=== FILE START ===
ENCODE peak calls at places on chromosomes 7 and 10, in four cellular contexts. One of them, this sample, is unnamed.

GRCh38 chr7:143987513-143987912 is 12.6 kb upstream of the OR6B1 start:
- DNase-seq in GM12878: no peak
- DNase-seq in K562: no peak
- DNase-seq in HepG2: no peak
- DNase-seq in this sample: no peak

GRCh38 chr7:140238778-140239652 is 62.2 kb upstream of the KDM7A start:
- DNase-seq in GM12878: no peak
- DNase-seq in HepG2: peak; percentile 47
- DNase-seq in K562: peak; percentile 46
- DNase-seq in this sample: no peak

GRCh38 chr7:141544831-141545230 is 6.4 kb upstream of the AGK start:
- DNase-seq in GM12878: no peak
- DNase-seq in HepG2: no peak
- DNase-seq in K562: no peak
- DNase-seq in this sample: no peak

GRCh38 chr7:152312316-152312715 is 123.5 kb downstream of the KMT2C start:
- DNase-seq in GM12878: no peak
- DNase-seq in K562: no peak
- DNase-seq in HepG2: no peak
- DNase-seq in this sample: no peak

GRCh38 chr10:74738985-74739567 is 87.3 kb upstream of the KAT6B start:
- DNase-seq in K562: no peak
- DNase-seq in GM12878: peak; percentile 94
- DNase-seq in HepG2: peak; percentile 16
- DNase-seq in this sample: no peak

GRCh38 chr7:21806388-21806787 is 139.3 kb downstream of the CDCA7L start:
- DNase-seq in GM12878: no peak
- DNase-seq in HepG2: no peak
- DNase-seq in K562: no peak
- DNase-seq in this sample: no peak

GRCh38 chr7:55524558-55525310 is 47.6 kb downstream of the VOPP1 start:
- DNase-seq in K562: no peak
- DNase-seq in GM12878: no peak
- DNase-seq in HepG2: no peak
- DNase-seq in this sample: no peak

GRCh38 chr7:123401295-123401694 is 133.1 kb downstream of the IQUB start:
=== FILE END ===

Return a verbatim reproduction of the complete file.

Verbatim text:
ENCODE peak calls at places on chromosomes 7 and 10, in four cellular contexts. One of them, this sample, is unnamed.

GRCh38 chr7:143987513-143987912 is 12.6 kb upstream of the OR6B1 start:
- DNase-seq in GM12878: no peak
- DNase-seq in K562: no peak
- DNase-seq in HepG2: no peak
- DNase-seq in this sample: no peak

GRCh38 chr7:140238778-140239652 is 62.2 kb upstream of the KDM7A start:
- DNase-seq in GM12878: no peak
- DNase-seq in HepG2: peak; percentile 47
- DNase-seq in K562: peak; percentile 46
- DNase-seq in this sample: no peak

GRCh38 chr7:141544831-141545230 is 6.4 kb upstream of the AGK start:
- DNase-seq in GM12878: no peak
- DNase-seq in HepG2: no peak
- DNase-seq in K562: no peak
- DNase-seq in this sample: no peak

GRCh38 chr7:152312316-152312715 is 123.5 kb downstream of the KMT2C start:
- DNase-seq in GM12878: no peak
- DNase-seq in K562: no peak
- DNase-seq in HepG2: no peak
- DNase-seq in this sample: no peak

GRCh38 chr10:74738985-74739567 is 87.3 kb upstream of the KAT6B start:
- DNase-seq in K562: no peak
- DNase-seq in GM12878: peak; percentile 94
- DNase-seq in HepG2: peak; percentile 16
- DNase-seq in this sample: no peak

GRCh38 chr7:21806388-21806787 is 139.3 kb downstream of the CDCA7L start:
- DNase-seq in GM12878: no peak
- DNase-seq in HepG2: no peak
- DNase-seq in K562: no peak
- DNase-seq in this sample: no peak

GRCh38 chr7:55524558-55525310 is 47.6 kb downstream of the VOPP1 start:
- DNase-seq in K562: no peak
- DNase-seq in GM12878: no peak
- DNase-seq in HepG2: no peak
- DNase-seq in this sample: no peak

GRCh38 chr7:123401295-123401694 is 133.1 kb downstream of the IQUB start: